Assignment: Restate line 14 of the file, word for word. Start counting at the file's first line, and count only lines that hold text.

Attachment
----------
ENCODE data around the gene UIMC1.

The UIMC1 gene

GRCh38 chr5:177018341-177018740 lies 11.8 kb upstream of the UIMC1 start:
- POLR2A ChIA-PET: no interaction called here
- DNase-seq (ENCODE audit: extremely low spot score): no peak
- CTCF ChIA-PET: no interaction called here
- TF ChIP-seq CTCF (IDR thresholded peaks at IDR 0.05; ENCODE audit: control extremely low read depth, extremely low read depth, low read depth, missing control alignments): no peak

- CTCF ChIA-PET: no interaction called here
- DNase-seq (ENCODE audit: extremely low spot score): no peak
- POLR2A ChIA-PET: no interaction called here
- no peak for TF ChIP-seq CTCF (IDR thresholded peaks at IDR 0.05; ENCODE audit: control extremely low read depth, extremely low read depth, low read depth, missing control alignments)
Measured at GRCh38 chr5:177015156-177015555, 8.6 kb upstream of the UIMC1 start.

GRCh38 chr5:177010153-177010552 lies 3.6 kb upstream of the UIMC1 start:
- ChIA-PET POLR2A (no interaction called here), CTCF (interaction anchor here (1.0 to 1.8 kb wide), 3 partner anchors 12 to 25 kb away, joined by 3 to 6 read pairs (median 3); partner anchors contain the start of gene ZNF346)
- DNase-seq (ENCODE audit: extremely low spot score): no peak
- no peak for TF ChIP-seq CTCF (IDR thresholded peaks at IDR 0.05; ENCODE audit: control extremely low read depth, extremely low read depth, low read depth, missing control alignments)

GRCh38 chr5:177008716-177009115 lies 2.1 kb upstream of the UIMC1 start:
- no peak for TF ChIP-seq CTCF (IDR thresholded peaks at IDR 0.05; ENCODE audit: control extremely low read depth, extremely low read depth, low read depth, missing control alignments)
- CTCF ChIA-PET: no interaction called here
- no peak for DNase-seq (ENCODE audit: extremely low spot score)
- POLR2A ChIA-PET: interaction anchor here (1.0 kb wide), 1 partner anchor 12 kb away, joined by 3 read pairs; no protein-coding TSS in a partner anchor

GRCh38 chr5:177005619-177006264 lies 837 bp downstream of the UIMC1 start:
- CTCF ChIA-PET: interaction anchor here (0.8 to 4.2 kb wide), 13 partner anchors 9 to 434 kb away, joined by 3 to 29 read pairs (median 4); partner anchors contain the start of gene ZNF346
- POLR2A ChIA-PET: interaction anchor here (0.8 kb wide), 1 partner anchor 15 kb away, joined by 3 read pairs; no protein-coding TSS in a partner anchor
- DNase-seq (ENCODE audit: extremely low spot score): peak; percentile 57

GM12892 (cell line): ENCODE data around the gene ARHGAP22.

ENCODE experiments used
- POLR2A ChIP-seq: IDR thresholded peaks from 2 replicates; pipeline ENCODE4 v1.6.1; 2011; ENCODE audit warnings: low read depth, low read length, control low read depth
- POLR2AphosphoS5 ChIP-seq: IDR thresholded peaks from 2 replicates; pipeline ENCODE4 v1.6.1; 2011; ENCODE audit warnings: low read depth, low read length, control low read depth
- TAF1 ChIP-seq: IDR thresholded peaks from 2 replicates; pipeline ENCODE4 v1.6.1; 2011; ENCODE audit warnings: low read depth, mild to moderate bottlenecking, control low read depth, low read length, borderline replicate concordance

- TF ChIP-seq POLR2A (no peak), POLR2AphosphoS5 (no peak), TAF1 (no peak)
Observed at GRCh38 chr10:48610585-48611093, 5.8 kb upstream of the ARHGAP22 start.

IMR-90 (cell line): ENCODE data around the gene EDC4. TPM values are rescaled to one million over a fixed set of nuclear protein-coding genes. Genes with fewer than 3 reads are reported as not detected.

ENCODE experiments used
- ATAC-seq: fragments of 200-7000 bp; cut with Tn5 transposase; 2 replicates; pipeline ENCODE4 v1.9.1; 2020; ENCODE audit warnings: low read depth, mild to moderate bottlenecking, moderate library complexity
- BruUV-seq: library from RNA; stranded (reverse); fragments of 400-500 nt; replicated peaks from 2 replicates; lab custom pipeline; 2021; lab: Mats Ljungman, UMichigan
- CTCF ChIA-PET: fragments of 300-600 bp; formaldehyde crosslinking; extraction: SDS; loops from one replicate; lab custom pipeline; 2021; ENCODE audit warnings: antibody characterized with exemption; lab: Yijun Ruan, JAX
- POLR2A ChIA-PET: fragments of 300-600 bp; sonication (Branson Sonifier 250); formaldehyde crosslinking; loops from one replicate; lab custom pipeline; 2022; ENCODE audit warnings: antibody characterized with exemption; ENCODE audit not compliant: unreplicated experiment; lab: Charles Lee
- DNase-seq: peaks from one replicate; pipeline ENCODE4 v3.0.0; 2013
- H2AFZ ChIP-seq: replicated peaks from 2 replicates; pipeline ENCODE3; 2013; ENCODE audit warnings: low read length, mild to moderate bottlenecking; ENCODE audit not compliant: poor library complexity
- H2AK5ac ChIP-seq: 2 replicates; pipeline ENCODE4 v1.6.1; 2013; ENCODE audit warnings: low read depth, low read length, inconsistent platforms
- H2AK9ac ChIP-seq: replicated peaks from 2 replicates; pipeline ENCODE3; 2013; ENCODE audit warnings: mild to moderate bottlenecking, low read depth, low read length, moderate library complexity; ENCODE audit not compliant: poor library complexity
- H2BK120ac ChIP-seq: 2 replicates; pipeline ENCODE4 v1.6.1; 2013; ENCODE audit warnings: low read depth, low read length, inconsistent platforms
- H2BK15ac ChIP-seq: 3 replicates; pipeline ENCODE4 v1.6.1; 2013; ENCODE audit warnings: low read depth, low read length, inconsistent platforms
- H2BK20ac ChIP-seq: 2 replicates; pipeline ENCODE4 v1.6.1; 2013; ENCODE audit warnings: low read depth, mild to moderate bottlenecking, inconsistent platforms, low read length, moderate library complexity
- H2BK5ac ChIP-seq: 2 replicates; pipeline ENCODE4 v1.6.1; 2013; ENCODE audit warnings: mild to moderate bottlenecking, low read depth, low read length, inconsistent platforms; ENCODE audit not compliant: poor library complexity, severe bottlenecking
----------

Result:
- ChIA-PET POLR2A (no interaction called here), CTCF (interaction anchor here (1.0 to 1.8 kb wide), 3 partner anchors 12 to 25 kb away, joined by 3 to 6 read pairs (median 3); partner anchors contain the start of gene ZNF346)